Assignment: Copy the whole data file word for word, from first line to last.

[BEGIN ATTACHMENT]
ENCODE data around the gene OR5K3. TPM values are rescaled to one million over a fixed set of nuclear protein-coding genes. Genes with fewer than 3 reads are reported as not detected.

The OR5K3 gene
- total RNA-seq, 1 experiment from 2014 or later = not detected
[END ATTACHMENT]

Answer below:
ENCODE data around the gene OR5K3. TPM values are rescaled to one million over a fixed set of nuclear protein-coding genes. Genes with fewer than 3 reads are reported as not detected.

The OR5K3 gene
- total RNA-seq, 1 experiment from 2014 or later = not detected